Sunday December 8, 2019
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Sex can boost brain power in older adults

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Staying busy in your bedroom even after age 50 could be good for your brain as researchers have found that older adults who have sex more frequently do better in brain function tests.

The researchers found that those who engaged in more regular sexual activity scored higher on tests that measured their verbal fluency and their ability to visually perceive objects.

“People don’t like to think that older people have sex – but we need to challenge this conception at a societal level and look at what impact sexual activity can have on those aged 50 and over, beyond the known effects on sexual health and general well being,” said lead researcher Hayley Wright from Coventry University in England.

The study, published in the Journals of Gerontology, Series B: Psychological and Social Sciences, involved 73 people aged between 50 and 83.

Participants filled in a questionnaire on how often, on average, they had engaged in sexual activity over the past 12 months – whether that was never, monthly or weekly – as well as answering questions about their general health and lifestyle.

They also took part in a standardised test, which is typically used to measure different patterns of brain function in older adults.

This included verbal fluency tests in which participants had 60 seconds to name as many animals as possible, and then to say as many words beginning with F as they could — tests which reflect higher cognitive abilities.

They also took part in tests to determine their visuospatial ability which included copying a complex design and drawing a clock face from memory.

It was these two sets of tests where participants who engaged in weekly sexual activity scored the most highly, with the verbal fluency tests showing the strongest effect.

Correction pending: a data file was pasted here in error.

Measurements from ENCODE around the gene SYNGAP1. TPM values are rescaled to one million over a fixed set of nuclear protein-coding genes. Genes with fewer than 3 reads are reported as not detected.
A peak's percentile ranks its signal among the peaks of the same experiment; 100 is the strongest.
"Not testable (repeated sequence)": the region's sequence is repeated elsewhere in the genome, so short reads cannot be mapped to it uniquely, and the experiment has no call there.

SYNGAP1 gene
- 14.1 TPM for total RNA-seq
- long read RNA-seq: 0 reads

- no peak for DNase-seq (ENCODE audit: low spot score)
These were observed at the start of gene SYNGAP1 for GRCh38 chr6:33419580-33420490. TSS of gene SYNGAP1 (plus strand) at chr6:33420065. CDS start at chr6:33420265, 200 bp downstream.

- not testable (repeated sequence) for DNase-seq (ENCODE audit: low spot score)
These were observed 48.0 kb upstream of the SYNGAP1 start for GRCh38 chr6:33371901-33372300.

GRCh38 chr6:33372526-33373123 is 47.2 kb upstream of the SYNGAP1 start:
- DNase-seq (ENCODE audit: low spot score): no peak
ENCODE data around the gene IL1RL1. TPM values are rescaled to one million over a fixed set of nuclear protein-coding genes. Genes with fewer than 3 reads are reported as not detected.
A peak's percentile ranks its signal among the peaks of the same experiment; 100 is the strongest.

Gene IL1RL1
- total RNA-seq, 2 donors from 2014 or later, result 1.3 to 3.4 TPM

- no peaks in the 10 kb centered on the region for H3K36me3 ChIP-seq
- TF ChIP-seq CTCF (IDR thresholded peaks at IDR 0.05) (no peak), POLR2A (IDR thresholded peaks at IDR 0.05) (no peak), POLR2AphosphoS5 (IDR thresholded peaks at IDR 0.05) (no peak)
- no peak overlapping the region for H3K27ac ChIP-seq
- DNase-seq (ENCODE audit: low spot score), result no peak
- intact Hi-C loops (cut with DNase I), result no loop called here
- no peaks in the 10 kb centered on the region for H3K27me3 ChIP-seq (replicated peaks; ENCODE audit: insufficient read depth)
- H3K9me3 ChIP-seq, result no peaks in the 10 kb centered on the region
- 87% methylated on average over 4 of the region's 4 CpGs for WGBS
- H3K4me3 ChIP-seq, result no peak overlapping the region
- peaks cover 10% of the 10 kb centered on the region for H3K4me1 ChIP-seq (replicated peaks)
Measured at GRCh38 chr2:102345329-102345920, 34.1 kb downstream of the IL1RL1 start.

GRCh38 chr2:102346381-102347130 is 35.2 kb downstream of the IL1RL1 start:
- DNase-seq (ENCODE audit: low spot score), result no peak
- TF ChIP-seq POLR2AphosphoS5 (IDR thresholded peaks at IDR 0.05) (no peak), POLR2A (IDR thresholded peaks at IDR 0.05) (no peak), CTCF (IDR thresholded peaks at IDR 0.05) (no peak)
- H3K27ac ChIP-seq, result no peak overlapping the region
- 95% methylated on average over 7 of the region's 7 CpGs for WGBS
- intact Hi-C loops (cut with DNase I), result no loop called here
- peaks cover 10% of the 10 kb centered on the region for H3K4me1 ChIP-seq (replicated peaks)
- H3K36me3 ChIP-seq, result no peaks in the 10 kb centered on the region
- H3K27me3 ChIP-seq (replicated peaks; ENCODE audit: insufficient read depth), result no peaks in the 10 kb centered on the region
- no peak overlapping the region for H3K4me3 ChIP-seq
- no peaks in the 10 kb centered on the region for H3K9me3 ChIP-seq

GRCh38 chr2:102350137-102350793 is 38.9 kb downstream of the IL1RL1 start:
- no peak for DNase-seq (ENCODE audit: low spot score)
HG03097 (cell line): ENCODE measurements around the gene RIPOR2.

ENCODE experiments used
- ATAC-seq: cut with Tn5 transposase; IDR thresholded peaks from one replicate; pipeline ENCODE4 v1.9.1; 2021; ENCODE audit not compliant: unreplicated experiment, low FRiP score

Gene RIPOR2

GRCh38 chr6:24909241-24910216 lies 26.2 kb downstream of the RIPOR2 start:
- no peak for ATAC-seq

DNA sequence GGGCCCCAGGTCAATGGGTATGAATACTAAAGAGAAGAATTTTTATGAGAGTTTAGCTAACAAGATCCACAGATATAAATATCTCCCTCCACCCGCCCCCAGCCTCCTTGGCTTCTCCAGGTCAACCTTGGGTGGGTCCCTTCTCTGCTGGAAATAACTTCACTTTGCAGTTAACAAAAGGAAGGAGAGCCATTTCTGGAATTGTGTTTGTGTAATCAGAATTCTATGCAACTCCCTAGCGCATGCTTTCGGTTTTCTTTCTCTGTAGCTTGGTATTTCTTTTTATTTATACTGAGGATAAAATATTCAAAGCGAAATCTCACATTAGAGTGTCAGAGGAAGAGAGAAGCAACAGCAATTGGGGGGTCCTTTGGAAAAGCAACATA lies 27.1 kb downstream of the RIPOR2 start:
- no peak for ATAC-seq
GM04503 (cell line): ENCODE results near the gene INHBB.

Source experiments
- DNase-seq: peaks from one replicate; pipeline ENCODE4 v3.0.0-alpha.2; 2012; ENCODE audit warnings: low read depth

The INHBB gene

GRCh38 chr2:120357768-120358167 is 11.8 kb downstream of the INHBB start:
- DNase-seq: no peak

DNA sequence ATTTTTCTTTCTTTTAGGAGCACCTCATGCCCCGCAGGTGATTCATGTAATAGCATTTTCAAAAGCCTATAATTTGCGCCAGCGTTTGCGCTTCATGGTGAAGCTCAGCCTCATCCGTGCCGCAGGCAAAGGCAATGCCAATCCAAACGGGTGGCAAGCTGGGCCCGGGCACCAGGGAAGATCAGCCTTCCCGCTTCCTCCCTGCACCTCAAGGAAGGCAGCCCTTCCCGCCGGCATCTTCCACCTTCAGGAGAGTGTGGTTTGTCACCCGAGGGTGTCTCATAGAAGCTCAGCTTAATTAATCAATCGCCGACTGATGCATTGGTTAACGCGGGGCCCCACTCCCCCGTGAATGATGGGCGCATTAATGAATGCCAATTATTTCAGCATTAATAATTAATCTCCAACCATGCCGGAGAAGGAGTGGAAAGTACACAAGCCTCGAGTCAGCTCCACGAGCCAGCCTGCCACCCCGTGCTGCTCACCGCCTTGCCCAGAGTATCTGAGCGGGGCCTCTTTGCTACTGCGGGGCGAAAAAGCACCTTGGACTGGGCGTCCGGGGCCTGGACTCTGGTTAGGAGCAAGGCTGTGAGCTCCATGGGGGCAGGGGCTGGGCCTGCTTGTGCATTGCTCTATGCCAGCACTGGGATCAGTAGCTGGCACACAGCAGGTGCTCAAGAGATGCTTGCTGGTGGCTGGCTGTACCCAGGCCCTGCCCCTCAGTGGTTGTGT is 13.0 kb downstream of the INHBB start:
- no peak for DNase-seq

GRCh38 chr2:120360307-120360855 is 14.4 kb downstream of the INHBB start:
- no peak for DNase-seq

The researchers from the universities of Coventry and Oxford said further research could look at how biological elements, such as dopamine and oxytocin, could influence the relationship between sexual activity and brain function to give a fuller explanation of their findings.

“We can only speculate whether this is driven by social or physical elements – but an area we would like to research further is the biological mechanisms that may influence this,” Wright said.

“Every time we do another piece of research we are getting a little bit closer to understanding why this association exists at all, what the underlying mechanisms are, and whether there is a ’cause and effect’ relationship between sexual activity and cognitive function in older people,” Wright added.(IANS)

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Husbands With Well-Paid Wives May Have Poor Mental Health

A wife who is well-paid may be injurious to husband's mental health

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Mental Health
Working wives who are paid well can be the reason for a poor mental health in husbands. Pixabay

If your wife earns more than you, especially after marriage, and you are facing some sort of mental stress for quite some time, there is a definite link between the two.

An interesting study has found that husbands are least stressed when their wives earn up to 40 per cent of household income but become increasingly uncomfortable as their spouse’s wages rise beyond that point and are most stressed when they are entirely economically dependent on their partner.